Yakima Diocese Employee Faces Child Porn Charges in Oregon

Associated Press, carried in Seattle Post-Intelligencer
April 1, 2008

YAKIMA, Wash. -- The bishop of the Roman Catholic Diocese of Yakima said Tuesday he regrets hiring a retreat director known to be under investigation of child pornography charges in Oregon, saying it "wasn't a good hire."

Juan Jose Gonzalez, 37, of Cowiche is being held on $80,000 bail at the Yakima County Jail on a fugitive warrant issued in Marion County, Ore. He faces four charges of encouraging child sex abuse, a felony, according to Yakima County Superior Court records.

Bishop Carlos Sevilla said he hired Gonzalez in 2003 to work part-time at the St. Peter Retreat Center in Cowiche because he viewed the incident as an "isolated episode," and because the job involved administrative work and teaching religious education to adults only, not children. Gonzalez was hired as full-time retreat director later that summer.

"It was a serious error in judgment on my part to employ Mr. Gonzalez while he was under investigation," Sevilla said in a statement. "I have always been and continue to be deeply committed to keeping the church a safe place. I should not have hired the employee, regret my serious failure in good judgment in doing so, and take full responsibility for my actions."

The charges mark the latest challenge for a diocese that already has paid about $1.25 million to resolve sexual abuse claims involving seven priests.

The allegations stem from when Gonzalez was a student at Mount Angel Seminary in Mount Angel, Ore. He was dismissed from the seminary in 2003, but Oregon authorities did not issue an arrest warrant until 2005.

Sevilla said he was not notified that Gonzalez had been charged, but he also said he did not follow up on the case after Gonzalez had been hired. Police and prosecutors in Oregon would not comment on the charges.

Gonzalez was arrested March 19 following a traffic stop in Tieton, west of Yakima. An extradition hearing has been set for April 22.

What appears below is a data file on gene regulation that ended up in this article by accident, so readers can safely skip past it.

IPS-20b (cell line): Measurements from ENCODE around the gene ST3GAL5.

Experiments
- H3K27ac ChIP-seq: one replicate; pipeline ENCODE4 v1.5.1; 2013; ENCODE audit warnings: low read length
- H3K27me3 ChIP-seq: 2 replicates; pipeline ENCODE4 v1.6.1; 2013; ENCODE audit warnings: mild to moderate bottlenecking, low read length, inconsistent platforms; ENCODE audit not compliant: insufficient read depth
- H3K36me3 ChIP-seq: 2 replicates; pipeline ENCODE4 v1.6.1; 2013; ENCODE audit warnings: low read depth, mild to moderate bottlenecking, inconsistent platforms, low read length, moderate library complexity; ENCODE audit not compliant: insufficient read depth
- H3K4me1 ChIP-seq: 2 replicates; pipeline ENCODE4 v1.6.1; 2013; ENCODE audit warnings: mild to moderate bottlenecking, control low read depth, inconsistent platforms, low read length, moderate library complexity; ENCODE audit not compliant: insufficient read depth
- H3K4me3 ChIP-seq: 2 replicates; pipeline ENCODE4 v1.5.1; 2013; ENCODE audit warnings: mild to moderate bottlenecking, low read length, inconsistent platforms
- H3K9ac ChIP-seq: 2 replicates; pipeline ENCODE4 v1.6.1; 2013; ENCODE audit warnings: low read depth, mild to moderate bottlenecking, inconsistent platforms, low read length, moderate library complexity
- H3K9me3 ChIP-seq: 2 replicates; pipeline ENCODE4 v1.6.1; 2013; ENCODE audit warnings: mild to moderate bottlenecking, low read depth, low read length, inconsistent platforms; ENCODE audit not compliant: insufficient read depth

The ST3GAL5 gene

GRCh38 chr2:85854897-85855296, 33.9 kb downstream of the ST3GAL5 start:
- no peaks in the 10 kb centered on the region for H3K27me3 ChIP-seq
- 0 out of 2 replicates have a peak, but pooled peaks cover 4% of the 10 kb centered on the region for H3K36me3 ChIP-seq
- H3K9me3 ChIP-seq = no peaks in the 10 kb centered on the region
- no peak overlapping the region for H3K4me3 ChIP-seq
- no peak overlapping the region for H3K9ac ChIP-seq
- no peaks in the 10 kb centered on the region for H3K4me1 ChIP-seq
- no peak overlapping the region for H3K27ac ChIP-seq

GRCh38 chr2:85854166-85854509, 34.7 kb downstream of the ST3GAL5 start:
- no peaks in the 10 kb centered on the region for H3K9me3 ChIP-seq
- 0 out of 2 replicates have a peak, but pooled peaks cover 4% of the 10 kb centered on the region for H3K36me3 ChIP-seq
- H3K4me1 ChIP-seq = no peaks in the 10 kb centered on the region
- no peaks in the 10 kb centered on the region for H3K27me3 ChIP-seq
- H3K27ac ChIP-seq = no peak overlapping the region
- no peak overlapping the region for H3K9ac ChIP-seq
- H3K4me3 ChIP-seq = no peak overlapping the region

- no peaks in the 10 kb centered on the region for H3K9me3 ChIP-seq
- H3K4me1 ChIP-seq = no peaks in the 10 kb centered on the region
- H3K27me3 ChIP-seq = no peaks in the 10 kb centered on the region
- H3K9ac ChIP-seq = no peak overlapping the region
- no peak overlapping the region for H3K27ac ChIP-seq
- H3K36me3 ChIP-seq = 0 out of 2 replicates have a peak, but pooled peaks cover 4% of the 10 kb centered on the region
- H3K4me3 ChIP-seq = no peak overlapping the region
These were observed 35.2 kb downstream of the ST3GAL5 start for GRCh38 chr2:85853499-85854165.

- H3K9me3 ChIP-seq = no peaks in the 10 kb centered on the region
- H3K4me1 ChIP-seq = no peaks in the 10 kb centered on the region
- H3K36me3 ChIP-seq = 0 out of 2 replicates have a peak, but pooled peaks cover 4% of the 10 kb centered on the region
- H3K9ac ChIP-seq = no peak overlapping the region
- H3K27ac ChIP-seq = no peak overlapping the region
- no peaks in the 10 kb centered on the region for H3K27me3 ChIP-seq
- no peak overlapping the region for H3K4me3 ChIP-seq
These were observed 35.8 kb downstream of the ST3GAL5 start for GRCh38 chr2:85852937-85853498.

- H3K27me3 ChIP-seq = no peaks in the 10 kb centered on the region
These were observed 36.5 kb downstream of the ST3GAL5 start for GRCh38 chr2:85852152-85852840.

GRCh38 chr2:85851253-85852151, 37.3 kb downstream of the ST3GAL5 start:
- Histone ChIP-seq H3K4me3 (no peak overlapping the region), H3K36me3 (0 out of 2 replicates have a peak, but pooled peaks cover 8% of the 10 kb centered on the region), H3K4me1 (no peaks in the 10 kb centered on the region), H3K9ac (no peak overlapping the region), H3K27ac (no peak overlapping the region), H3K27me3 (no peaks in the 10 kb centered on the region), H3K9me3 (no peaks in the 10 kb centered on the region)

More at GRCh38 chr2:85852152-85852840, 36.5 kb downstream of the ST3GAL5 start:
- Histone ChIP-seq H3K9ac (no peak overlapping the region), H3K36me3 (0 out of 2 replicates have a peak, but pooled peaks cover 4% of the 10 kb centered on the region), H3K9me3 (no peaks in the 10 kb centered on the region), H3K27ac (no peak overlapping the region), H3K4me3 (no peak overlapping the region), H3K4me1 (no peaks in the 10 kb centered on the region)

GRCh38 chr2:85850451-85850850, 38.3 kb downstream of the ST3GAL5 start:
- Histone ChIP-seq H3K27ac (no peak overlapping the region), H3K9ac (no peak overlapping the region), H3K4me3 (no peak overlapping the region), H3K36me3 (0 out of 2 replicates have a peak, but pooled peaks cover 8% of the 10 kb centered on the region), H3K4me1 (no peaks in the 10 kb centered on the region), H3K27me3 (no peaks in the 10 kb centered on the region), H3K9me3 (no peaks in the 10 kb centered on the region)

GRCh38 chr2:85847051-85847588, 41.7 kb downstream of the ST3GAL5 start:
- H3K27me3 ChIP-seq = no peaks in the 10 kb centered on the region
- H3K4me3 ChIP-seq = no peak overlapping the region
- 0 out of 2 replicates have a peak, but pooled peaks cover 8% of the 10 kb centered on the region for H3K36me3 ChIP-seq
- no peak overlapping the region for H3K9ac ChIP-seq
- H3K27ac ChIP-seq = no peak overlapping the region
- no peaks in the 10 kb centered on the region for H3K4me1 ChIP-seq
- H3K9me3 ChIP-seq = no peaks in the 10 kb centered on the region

"My client shall prove his innocence to all criminal charges, and he shall provide specific facts in a court of law that establishes his truthfulness and his innocence," said J.J. Sandlin, attorney for Gonzalez.

Sandlin said Sevilla was well aware of his client's history at the seminary, including his client's allegations of sexual misconduct by priests providing theological instruction there. Sevilla also knew Gonzalez has had contact with Catholic youth at the Cowiche retreat for several years.

Sevilla said the diocese only recently learned that Gonzalez had been providing some religious instruction to youth. An outside investigator will be hired to determine if there are any allegations of inappropriate conduct.

Robert Fontana of Voice of the Faithful, a support group for church-abuse victims and priests and church members seeking changes in the diocese, said the latest case fits a pattern of secrecy surrounding the Yakima diocese.

Fontana served as director of evangelization for the diocese from 1991-2005, before resigning over complaints that the bishop was mishandling abuse and child pornography cases.

"His behavior has been consistent with keeping secrets until he gets caught," Fontana said. "I love the church, I love this diocese, but what the bishop said has not been his pattern. His pattern is to keep it a secret."

According to a statement from the diocese, Sevilla did not inform the pastors in the Cowiche parish about the allegations against Gonzalez. Sevilla also did not notify the diocese Lay Advisory Board, charged with advising the bishop about matters pertaining to the sexual abuse of minors.


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